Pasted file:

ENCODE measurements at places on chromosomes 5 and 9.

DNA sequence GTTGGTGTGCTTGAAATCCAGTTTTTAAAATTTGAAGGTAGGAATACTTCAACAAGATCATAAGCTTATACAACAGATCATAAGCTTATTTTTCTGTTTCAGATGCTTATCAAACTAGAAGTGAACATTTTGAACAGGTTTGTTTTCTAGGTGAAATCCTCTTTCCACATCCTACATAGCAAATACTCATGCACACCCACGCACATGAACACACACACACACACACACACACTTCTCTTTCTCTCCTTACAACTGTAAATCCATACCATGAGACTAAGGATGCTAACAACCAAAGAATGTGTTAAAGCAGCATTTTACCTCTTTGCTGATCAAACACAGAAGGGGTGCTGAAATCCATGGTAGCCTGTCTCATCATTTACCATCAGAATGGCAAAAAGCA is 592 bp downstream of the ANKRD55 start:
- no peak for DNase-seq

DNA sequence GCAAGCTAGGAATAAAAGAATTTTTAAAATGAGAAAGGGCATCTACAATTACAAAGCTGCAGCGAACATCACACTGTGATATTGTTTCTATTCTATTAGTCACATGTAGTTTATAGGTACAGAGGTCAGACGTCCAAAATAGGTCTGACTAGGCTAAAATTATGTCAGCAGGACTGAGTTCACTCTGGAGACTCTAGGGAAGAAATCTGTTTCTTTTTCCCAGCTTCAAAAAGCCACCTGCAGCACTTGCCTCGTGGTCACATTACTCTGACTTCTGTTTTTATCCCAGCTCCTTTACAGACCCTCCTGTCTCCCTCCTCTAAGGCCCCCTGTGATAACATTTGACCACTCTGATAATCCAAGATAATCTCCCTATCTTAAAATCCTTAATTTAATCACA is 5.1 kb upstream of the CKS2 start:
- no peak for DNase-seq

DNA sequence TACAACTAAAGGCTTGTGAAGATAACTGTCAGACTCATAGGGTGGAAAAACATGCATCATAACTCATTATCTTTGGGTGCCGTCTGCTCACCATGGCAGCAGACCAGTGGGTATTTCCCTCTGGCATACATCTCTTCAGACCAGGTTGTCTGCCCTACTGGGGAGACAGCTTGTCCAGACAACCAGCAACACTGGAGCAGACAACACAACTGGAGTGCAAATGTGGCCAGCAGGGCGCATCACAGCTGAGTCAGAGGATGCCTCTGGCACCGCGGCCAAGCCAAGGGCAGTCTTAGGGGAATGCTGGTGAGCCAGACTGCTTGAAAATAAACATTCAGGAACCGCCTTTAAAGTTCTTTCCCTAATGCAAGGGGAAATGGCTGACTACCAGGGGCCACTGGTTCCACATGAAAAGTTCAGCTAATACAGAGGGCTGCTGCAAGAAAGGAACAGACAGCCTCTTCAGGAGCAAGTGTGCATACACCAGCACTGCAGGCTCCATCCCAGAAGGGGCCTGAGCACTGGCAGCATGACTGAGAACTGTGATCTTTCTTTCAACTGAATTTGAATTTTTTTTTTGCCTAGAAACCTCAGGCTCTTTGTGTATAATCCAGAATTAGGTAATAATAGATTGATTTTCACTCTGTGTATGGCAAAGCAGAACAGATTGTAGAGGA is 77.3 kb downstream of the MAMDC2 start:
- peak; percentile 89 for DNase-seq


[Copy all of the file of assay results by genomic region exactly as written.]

ENCODE measurements at places on chromosomes 5 and 9.

DNA sequence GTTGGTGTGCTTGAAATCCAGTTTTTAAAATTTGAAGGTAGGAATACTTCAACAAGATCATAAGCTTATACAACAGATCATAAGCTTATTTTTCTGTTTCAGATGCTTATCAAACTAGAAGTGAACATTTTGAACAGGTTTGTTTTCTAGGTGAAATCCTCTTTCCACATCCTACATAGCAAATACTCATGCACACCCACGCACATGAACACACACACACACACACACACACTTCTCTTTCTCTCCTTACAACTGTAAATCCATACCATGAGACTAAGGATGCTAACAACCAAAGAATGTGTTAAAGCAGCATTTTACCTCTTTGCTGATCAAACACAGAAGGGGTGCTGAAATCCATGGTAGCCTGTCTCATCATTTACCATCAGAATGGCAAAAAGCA is 592 bp downstream of the ANKRD55 start:
- no peak for DNase-seq

DNA sequence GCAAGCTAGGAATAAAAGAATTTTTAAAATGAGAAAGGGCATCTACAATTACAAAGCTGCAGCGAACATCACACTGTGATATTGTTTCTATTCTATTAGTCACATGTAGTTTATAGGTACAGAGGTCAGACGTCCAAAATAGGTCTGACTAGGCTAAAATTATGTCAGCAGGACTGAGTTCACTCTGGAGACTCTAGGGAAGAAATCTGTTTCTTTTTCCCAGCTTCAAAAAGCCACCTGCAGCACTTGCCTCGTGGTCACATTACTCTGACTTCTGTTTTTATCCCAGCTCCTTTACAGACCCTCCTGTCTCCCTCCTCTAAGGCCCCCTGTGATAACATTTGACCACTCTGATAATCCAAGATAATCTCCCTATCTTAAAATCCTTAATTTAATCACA is 5.1 kb upstream of the CKS2 start:
- no peak for DNase-seq

DNA sequence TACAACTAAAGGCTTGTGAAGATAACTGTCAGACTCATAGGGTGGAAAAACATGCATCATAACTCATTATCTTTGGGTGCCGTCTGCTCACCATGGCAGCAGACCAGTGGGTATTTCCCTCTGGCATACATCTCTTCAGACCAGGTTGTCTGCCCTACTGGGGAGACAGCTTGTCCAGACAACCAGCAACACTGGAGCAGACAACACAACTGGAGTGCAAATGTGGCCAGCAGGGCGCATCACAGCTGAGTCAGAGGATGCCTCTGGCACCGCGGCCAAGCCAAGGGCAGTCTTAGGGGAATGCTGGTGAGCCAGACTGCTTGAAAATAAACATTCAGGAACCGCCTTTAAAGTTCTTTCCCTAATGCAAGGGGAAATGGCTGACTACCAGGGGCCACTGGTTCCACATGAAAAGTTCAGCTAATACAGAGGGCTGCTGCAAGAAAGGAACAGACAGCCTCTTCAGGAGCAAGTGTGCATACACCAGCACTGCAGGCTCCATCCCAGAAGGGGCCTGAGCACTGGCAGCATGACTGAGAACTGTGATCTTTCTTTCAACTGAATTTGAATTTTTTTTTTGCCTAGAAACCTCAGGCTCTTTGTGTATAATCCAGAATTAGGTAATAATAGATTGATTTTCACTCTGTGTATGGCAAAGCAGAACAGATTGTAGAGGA is 77.3 kb downstream of the MAMDC2 start:
- peak; percentile 89 for DNase-seq